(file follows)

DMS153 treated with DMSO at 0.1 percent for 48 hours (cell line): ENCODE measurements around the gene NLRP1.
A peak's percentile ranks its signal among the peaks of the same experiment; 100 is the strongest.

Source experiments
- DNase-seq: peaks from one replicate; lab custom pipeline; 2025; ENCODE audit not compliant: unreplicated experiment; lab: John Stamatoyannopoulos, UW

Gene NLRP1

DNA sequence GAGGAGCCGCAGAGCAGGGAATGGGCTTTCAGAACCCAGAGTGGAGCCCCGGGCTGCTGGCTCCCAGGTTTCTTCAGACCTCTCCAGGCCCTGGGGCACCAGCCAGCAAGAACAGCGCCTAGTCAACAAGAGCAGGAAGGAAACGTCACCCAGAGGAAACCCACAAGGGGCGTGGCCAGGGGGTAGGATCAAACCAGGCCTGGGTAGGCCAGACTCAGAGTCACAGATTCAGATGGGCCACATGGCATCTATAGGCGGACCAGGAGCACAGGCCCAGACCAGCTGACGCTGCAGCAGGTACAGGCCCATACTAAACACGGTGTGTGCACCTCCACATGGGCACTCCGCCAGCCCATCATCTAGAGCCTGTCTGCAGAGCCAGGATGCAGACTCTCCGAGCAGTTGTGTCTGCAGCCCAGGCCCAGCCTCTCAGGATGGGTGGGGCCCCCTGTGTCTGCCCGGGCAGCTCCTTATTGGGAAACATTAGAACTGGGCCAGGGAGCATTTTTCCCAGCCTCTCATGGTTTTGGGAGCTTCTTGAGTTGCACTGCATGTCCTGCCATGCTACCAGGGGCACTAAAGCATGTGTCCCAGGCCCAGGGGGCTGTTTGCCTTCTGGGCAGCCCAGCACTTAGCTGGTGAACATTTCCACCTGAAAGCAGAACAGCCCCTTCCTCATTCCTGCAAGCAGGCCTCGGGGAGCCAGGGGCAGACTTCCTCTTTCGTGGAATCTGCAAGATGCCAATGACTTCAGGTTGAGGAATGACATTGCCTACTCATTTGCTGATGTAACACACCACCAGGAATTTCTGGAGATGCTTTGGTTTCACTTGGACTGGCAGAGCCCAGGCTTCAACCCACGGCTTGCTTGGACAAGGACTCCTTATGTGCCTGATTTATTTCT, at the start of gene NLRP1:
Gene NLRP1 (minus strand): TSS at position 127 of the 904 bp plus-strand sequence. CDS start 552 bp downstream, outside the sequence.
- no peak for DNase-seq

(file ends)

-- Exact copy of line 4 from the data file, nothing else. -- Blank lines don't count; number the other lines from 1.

- DNase-seq: peaks from one replicate; lab custom pipeline; 2025; ENCODE audit not compliant: unreplicated experiment; lab: John Stamatoyannopoulos, UW